Thomas Traherne

Thomas Traherne (c. 1636-1674) is someone I have only just discovered, through the cantata for high solo voice and string orchestra by Gerald Finzi (1901-1956) Dies Natalis. This piece, completed in 1939, which I only today received from Boosey & Hawkes, is a setting of some poems of this amazing man – The RaptureWonder, The Salutation and an extract from the prose Centuries of Meditations. The common theme of these beautiful pieces is the sense of wonder and elation of a newborn child finding himself born into a world of such beauty. Dies natalis is also the Latin term for the day of a saint’s death, since the experience of dying for a just person must be something like this. The text and further explanation of the music can be found here in Dies Natalis. What a lovely theme for the coming Christmas, with the allusion to the pre-existence of the divine λόγος who finds himself born into this world! These poems are of such theological depth that we are made to think of Walt Whitman who wrote on the sea and much more, and particularly William Blake. There is a mystical aspiration that evokes the Gnosticism of the ancient Alexandrian school. Romanticism finds itself anticipated by more than a hundred years.

You can read an introduction to Thomas Traherne, which needs no summary. He was a priest of the Church of England at the time of the Restoration.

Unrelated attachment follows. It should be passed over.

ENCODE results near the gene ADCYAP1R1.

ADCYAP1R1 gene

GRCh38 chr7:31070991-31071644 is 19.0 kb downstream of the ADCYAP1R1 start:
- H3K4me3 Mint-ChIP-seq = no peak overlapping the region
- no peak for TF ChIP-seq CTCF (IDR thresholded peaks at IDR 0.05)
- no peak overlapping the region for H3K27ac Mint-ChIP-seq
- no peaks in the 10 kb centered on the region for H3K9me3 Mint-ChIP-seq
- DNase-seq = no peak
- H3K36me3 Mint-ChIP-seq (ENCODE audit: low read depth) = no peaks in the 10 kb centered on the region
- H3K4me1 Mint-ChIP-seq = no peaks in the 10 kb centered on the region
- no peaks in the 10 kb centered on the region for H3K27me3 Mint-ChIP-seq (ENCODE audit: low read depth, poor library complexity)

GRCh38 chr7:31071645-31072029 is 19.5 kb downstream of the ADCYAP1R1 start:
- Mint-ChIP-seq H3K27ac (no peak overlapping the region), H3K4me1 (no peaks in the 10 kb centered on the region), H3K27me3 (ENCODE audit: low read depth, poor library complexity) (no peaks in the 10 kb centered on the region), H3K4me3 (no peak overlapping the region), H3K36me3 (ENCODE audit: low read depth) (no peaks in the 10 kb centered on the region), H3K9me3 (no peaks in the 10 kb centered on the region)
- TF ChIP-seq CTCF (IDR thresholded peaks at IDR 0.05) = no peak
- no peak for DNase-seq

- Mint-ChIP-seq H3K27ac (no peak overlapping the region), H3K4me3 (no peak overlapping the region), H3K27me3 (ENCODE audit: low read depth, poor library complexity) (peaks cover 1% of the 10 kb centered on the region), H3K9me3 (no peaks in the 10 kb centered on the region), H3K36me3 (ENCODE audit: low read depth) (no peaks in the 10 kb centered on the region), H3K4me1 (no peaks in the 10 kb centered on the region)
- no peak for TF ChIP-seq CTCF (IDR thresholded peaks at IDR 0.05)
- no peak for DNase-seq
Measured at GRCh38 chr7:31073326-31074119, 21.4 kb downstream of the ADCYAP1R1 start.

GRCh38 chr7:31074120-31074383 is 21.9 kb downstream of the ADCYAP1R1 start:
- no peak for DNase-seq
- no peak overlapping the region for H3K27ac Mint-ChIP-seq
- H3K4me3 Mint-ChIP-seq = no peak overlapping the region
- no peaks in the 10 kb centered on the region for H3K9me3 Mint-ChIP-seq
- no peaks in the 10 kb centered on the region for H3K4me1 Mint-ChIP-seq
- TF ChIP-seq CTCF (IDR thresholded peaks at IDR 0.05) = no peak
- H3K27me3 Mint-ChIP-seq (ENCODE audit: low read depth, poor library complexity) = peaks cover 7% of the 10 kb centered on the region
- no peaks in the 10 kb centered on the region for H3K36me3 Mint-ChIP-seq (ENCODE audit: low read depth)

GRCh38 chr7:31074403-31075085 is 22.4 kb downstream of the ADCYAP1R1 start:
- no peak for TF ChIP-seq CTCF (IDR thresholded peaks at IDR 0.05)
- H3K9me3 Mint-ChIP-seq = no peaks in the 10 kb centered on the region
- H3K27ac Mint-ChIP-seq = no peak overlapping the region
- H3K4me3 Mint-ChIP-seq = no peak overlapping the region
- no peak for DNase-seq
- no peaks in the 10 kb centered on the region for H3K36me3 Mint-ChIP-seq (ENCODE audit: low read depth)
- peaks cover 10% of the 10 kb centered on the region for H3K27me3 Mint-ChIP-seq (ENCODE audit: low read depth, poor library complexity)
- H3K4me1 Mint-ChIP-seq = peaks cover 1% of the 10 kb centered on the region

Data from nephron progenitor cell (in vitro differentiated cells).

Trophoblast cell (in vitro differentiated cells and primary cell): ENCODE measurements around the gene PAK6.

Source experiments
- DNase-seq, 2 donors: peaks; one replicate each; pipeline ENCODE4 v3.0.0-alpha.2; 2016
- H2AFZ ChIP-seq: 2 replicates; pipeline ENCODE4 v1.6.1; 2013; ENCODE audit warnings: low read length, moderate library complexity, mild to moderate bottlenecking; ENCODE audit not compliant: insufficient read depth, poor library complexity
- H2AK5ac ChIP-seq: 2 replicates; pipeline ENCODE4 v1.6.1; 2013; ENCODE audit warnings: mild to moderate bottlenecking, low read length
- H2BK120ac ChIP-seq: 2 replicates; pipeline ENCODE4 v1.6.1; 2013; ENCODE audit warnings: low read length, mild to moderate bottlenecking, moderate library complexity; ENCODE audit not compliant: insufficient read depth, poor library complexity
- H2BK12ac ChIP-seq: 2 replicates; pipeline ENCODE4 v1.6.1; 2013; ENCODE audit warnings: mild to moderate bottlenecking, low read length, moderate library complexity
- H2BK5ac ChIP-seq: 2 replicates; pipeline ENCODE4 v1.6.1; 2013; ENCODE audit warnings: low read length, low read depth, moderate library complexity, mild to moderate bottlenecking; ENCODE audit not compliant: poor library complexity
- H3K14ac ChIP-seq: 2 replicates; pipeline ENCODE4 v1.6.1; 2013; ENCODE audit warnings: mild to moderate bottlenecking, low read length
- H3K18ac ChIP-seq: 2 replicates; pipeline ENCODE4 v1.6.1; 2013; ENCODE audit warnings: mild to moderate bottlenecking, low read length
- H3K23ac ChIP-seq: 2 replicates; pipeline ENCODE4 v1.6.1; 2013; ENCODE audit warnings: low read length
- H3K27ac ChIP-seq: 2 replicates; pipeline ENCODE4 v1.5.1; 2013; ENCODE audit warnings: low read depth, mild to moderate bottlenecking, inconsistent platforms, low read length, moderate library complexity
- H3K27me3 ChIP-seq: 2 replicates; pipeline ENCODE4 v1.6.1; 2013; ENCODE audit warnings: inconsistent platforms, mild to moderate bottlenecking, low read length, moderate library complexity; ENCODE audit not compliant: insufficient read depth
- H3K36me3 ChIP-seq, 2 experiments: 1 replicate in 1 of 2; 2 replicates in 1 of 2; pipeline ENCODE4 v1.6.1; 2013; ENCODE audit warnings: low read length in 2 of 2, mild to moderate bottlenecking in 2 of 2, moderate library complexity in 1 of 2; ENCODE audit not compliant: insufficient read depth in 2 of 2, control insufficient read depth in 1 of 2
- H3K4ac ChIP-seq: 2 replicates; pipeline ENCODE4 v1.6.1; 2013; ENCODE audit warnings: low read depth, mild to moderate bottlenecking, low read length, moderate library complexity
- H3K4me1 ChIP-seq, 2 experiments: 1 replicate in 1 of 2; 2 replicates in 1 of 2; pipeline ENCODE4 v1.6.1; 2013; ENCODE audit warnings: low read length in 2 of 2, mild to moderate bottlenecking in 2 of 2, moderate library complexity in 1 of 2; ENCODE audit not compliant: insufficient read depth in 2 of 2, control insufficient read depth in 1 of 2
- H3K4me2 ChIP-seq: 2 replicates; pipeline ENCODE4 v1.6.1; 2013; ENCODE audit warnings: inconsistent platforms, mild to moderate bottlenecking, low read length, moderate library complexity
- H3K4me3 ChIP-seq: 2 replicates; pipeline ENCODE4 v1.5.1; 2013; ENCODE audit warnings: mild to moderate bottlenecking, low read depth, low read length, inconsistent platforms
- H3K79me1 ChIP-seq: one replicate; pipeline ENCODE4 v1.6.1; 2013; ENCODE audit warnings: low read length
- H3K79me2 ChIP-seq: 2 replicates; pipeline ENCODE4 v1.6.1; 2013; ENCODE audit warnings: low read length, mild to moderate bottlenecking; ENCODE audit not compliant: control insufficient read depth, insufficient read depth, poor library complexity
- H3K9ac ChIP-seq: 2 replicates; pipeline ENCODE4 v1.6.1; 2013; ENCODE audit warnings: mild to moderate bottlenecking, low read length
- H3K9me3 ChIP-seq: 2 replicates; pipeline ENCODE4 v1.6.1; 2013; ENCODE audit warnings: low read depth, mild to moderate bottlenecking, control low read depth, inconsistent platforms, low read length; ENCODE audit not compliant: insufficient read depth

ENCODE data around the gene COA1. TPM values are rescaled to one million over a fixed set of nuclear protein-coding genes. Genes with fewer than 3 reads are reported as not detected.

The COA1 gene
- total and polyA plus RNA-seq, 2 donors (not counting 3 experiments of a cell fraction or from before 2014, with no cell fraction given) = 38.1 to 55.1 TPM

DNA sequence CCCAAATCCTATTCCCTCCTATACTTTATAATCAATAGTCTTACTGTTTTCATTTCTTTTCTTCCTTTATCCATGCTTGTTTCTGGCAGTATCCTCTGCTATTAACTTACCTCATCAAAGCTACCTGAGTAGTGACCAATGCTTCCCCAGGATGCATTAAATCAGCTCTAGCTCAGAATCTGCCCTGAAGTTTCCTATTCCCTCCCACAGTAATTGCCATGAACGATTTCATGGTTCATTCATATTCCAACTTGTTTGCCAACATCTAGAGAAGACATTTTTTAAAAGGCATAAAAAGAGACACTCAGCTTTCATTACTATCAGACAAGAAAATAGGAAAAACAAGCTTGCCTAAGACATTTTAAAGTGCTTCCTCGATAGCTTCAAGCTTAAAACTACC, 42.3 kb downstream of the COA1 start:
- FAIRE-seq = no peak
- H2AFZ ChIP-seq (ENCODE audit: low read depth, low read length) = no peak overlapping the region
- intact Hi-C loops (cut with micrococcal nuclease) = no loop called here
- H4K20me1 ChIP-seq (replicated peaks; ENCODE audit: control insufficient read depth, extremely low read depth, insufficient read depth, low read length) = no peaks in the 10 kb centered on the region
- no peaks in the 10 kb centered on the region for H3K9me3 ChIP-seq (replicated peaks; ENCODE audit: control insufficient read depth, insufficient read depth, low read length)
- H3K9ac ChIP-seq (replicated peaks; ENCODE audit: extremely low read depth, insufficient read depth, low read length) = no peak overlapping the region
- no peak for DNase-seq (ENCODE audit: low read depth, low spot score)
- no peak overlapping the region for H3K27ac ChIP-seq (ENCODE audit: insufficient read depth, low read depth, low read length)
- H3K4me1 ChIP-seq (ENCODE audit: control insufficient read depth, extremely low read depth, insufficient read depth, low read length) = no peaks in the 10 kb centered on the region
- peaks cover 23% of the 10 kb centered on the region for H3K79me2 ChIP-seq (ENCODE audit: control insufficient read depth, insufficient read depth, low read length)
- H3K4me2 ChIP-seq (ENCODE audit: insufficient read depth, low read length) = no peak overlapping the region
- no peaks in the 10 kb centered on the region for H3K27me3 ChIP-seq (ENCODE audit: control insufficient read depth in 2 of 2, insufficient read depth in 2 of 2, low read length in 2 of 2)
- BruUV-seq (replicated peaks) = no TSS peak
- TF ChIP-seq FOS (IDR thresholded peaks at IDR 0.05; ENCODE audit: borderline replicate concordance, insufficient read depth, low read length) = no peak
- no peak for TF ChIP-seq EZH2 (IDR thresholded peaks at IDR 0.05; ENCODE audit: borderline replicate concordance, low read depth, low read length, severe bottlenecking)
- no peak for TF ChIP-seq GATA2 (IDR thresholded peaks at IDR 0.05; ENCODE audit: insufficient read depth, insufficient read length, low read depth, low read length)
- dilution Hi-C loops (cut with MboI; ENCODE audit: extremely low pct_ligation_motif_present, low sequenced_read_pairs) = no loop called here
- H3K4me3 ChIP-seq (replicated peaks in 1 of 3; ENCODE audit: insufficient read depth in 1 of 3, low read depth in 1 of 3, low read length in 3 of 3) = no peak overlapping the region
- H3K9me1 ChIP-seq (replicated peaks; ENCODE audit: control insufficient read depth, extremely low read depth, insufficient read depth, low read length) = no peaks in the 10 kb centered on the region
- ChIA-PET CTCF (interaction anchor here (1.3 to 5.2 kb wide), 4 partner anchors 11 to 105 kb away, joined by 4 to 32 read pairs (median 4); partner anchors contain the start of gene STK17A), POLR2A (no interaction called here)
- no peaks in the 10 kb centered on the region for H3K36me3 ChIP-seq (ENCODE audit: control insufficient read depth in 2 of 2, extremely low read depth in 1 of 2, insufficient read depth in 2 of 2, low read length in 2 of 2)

This is the text of The Salutation from Dies Natalis, as much inspired by Bach as original Finzi, which I would myself like to sing. In the meantime, here it is sung by the great English tenor Philip Langridge (1939-2010).

These little limbs, these eyes and hands which here I find,
This panting heart wherewith my life begins;
Where have ye been? Behind what curtain were ye from me hid so long?
Where was, in what abyss, my new-made tongue?

When silent I, so many thousand, thousand years
Beneath the dust did in a chaos lie, how could I smiles, or tears,
Or lips, or hands, or eyes, or ears perceive?
Welcome, ye treasures which I now receive.

From dust I rise and out of nothing now awake,
These brighter regions which salute my eyes,
A gift from God I take, the earth, the seas, the light, the lofty skies,
The sun and stars are mine: if these I prize.

A stranger here, strange things doth meet, strange glory see,
Strange treasures lodged in this fair world appear,
Strange, all, and new to me: But that they mine should be who nothing was,
That strangest is of all; yet brought to pass.

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